BRMC returned with a couple more tracks for the encore, the riotous “Six Barrel Shotgun” and “Sell it” from the latest album – six-plus minutes of rhythmic brooding menacing darkness, and met with an onslaught of pent-up anger for a chorus full of growling and hissing guitars that surged forward from the stage, causing the crowd to react, expressing itself to reflect the audio and visual sight of the members of the band giving it 100%, the music is that important. By the time they eventually left the stage, the group had powered there way through a full stuffed and gorged two-hour (feast) set, which is remarkable given the power and the energy required and excreted by both band and the audience when it comes to a night in the company of BRMC. Heartfelt waves and thanks were exchanged to the audience as the Californian rockers left the stage and the reaction of the crowd suggest that they will be hoping for another swift return by the band and an eighth album as soon as possible.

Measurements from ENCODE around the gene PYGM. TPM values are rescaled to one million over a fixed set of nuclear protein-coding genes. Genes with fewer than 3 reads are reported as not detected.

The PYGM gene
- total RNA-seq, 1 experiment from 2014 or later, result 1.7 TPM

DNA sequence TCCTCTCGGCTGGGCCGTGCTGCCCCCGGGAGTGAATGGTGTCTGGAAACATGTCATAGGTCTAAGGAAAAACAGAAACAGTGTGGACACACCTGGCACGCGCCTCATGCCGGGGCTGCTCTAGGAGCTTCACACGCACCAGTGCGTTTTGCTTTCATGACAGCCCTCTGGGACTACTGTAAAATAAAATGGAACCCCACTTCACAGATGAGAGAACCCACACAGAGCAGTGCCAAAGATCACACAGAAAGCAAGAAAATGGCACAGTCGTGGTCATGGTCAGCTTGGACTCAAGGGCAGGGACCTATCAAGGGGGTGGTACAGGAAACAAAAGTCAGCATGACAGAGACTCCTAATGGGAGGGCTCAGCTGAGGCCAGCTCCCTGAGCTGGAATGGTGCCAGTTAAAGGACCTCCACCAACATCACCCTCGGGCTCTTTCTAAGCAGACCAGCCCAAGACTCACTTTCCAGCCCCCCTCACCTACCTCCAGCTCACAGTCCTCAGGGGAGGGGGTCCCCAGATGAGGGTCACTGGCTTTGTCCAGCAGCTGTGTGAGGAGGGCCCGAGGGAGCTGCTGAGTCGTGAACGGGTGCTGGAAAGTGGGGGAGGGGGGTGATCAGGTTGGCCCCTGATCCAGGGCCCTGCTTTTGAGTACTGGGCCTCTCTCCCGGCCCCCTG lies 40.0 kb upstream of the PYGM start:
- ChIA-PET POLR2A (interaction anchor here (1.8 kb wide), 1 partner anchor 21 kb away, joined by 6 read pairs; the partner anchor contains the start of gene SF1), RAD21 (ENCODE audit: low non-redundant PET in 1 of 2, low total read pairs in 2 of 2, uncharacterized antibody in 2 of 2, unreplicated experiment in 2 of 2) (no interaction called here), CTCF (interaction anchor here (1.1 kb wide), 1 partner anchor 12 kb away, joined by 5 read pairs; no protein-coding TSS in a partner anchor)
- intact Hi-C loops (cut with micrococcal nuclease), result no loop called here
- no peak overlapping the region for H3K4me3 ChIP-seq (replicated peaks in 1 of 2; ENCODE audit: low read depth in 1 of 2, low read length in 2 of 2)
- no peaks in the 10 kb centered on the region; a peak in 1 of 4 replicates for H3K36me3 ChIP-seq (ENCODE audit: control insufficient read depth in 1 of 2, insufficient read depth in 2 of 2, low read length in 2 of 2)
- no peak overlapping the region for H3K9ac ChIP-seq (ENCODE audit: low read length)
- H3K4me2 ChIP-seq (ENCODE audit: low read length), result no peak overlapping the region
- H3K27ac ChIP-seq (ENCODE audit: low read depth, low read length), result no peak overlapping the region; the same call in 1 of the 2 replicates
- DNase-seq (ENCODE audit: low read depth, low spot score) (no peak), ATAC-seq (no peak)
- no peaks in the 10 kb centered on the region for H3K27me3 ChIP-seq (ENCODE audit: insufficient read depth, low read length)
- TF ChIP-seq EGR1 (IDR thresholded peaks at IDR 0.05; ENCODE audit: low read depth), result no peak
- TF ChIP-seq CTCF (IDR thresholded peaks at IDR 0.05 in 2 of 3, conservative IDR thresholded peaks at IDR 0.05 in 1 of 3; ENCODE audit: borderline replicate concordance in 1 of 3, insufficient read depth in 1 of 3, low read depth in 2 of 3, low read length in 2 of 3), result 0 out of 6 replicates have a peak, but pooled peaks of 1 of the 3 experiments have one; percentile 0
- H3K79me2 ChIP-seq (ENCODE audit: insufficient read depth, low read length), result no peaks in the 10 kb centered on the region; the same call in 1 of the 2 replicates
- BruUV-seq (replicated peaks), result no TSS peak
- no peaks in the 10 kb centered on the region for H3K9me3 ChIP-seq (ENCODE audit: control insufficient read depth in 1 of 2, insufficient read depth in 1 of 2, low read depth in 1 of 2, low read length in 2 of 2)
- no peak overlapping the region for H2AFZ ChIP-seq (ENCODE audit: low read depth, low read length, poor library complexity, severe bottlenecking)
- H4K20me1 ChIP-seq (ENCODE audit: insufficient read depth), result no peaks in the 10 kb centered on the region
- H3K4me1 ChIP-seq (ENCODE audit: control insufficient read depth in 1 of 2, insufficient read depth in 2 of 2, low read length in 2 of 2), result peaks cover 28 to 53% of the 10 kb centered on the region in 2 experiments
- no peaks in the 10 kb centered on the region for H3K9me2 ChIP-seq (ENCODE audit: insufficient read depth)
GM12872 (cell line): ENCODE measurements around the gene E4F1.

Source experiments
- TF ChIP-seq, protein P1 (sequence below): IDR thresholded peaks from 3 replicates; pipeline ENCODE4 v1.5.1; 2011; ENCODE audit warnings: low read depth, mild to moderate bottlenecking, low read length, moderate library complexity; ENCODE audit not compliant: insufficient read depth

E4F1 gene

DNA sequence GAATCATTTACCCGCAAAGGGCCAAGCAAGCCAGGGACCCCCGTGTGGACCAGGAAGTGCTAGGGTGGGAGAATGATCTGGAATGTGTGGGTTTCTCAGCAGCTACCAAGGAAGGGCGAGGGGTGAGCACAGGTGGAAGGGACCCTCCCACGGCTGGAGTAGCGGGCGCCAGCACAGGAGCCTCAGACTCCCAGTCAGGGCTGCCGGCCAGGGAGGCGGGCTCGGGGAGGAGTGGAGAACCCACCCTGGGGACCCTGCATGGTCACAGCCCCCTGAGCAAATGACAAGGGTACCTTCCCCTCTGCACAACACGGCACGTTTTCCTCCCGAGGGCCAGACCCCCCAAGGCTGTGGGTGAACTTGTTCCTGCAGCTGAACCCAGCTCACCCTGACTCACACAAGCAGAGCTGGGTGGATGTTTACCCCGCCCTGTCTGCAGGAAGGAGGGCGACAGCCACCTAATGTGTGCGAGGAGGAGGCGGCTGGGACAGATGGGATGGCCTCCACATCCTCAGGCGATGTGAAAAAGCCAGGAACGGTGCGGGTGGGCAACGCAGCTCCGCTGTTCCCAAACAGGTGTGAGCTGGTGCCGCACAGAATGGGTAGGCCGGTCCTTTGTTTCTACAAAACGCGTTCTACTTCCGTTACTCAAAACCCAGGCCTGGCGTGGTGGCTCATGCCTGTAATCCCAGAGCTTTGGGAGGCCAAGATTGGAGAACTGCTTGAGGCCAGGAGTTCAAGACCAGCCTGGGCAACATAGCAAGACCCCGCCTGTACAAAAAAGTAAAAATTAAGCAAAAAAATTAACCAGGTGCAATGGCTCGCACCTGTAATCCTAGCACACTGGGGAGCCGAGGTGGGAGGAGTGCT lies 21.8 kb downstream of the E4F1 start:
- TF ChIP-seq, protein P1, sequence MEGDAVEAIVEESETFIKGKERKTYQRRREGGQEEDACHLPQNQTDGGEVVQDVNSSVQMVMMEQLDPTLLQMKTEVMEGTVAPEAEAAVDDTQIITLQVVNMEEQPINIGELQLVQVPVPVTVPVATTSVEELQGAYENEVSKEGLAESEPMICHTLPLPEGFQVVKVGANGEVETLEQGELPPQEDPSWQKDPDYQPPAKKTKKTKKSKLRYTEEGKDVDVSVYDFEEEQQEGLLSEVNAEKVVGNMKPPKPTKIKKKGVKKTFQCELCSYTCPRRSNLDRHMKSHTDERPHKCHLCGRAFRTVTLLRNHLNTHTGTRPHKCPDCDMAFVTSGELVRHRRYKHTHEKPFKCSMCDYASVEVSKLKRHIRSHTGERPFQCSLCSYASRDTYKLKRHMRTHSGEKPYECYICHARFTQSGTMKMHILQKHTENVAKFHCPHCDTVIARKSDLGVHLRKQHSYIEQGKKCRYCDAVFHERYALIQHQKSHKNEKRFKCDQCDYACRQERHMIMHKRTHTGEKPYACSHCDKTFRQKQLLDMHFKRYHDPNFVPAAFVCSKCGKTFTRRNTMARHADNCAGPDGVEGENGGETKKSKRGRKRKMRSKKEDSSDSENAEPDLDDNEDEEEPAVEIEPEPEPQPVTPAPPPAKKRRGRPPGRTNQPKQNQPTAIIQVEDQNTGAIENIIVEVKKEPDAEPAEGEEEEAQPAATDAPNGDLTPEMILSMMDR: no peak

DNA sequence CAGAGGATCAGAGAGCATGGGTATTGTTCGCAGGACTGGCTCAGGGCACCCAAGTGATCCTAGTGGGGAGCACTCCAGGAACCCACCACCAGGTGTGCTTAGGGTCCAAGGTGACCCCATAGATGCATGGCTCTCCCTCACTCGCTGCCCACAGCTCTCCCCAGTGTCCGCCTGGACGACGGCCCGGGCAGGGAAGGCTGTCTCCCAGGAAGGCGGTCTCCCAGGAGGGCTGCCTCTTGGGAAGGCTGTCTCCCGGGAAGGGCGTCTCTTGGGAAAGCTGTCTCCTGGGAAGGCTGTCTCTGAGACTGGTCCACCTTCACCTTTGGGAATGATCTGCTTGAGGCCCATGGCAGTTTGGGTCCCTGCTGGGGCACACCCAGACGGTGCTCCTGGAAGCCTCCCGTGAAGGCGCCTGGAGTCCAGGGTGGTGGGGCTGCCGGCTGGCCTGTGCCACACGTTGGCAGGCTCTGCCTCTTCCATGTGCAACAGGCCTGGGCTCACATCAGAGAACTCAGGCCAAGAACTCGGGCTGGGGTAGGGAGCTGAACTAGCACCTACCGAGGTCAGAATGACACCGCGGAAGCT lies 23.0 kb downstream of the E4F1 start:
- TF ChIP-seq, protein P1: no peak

1. Hate the Taste
2. Beat the Devil’s Tattoo
3. Let the Day Begin
5. Ain’t No Easy
7. Screaming Gun
9. Conscience Killer
10. Shade of Blue
11. Weight of the World
13. Funny Games
14. The Line (Been acoustic)
15. Some Kind of Ghost (Hayes acoustic)
16. Fire Walker
18. Whatever Happened To My Rock & Roll
19. Spread Your Love
20. Six Barrel Shotgun
21. Sell It